Duffield said there are millions of patients suffering today with MD with no available treatments.
“We direct all the money toward research dedicated to the underrepresented strains of MD, so that all MD sufferers are seen, heard and helped,” Duffield said.
Casey’s Cure needs to raise the initial $50,000, out of a total of $350,000, in order to get research started with The Charles River Lab and Dr. Tim Yu’s Lab with Dr. Granzier from Ohio State.
“If we don’t start research soon, I will eventually suffocate to death,” Duffield said. “I need people to understand that in five years when I look sick, by time when we get to that point where I look as it is a problem, it may not be too late, but it won’t help as much as it would now. I need people to give and I know how that may sound, but I want to live a quality of life.”
Duffield said that a part of her job is giving up herself to others every day to make sure they are taken care of.
“I can’t keep doing that if I am stuck in a bed on a ventilator,” Duffield said. “I may not be from here, but I am part of this community. I see your aunts, uncles, grandparents, neighbors, everyone in this community and make sure they are taken care of. We need help now.”
Duane said that the researchers are ready, the science is ready and now all they need is the money that can focus on rare forms of MD like Duffield’s.
A GoFundMe has been set up for a way to donate at charity.gofundme.com/o/en/campaign/finding-caseys-cure3.
The Foundation for Casey’s Cure, Inc. also accepts checks at The Foundation for Casey’s Cure, Inc., located at 162 Wellington Drive, LaGrange, GA 30241.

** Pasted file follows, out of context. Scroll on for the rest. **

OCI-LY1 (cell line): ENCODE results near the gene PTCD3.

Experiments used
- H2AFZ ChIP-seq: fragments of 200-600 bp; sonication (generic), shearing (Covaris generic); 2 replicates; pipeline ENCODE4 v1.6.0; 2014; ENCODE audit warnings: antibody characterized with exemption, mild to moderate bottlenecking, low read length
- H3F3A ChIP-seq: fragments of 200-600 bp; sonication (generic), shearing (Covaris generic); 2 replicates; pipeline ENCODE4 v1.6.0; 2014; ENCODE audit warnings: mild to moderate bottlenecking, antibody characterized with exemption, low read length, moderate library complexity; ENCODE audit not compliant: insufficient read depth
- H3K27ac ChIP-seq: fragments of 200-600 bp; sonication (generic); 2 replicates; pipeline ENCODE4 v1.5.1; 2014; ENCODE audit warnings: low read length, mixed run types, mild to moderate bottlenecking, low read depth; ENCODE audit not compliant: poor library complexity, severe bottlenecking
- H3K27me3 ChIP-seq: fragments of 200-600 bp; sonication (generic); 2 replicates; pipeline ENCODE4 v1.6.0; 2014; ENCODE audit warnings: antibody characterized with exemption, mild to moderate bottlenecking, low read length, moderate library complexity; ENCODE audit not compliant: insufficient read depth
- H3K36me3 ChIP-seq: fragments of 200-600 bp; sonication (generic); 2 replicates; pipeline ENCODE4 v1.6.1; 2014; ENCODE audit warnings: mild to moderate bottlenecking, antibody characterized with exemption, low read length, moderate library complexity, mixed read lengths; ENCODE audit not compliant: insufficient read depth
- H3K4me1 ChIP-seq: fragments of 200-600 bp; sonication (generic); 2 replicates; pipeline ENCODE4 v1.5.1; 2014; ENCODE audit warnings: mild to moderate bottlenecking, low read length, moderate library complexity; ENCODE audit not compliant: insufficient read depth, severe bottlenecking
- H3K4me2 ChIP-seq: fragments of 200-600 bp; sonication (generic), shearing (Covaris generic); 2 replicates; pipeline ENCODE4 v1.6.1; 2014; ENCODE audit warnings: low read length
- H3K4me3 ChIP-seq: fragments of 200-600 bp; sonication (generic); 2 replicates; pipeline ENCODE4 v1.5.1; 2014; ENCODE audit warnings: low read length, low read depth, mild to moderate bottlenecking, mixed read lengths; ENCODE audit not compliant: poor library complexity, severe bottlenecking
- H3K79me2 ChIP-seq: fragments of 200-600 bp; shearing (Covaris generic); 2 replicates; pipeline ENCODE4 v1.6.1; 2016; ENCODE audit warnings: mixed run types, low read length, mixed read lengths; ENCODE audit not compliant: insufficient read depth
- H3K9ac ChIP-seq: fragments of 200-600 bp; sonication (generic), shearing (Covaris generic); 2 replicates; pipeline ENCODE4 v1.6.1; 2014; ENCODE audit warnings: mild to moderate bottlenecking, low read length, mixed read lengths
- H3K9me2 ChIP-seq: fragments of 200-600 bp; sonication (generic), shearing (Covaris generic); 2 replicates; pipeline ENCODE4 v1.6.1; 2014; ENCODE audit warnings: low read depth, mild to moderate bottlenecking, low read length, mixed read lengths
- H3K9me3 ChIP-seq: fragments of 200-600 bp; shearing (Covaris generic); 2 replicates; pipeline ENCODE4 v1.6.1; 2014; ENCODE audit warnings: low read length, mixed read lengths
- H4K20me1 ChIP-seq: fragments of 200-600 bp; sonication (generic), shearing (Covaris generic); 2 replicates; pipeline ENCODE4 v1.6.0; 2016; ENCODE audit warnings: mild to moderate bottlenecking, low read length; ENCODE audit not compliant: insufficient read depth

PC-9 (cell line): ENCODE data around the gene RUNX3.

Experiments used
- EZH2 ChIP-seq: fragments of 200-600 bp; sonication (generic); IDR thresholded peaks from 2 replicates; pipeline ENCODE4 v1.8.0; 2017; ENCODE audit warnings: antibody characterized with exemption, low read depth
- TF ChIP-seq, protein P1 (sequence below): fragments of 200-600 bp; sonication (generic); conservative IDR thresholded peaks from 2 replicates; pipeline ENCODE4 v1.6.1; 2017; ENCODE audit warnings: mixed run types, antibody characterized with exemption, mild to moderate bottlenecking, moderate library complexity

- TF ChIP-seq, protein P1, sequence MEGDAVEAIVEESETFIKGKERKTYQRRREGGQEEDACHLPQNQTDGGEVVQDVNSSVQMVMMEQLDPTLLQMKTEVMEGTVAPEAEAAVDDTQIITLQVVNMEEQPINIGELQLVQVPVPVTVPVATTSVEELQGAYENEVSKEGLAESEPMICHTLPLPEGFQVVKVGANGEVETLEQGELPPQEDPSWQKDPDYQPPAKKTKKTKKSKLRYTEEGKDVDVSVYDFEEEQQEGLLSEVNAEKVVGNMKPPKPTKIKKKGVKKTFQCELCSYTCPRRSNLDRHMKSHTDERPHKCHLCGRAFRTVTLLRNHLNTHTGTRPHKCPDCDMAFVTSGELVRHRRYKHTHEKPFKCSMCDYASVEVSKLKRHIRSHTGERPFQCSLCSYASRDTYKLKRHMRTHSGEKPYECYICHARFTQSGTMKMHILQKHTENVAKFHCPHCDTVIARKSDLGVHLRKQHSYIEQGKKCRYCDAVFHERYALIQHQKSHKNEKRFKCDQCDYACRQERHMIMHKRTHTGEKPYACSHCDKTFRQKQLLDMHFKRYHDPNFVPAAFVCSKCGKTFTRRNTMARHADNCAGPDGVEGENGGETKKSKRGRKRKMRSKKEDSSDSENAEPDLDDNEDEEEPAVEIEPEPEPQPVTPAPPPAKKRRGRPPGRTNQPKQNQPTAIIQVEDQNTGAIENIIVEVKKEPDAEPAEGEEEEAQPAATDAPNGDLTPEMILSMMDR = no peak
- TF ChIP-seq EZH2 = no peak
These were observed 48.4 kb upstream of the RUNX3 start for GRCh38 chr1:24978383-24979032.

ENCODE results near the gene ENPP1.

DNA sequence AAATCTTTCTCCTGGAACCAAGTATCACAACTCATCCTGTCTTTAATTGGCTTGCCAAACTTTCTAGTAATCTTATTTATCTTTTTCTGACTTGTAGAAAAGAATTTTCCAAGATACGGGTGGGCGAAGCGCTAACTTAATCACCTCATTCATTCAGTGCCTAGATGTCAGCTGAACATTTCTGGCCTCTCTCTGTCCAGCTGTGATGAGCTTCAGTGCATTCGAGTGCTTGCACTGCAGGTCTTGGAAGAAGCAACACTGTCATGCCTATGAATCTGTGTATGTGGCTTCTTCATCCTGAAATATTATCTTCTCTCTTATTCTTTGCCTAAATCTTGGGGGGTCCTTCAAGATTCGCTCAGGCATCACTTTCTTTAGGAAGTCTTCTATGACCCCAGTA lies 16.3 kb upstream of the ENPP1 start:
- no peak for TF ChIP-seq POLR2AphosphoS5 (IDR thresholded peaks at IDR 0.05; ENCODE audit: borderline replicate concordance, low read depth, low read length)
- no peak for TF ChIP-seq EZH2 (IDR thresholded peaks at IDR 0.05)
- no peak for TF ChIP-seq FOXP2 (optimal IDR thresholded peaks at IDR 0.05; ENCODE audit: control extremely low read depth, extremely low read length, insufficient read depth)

Duane added that all donations are also tax deductible.
“I don’t want someone else to feel like they are alone, and I want the community to help me find other people like me because I get it and I am here for them,” Duffield said. “We can offer that support.”
Duffield said because of COVID-19, she’s not able to be up and about as often in the hospital. Therefore, it has increased her MD symptoms.
“There are somedays where I can get up and do anything everyone else can, and I bet you $5 you have already passed by me and didn’t even know anything was wrong with me,” Duffield said. “Then, there’s some day where I am struggling to get around the floor, hold my pen or vacuum my house.”
Not only is Casey’s Cure looking to kickstart research on the rare forms of MD but also create a registry for HMERF patients and other rare forms of MD to compile a database of affected patients to support any possible research/clinical trial information.
Duffield said she’s hopeful that people will be inspired by her testimony to help her achieve her goal of fighting the rare disease.
For more information about Duffield and her battle with MD, visit www.caseys-cure.org.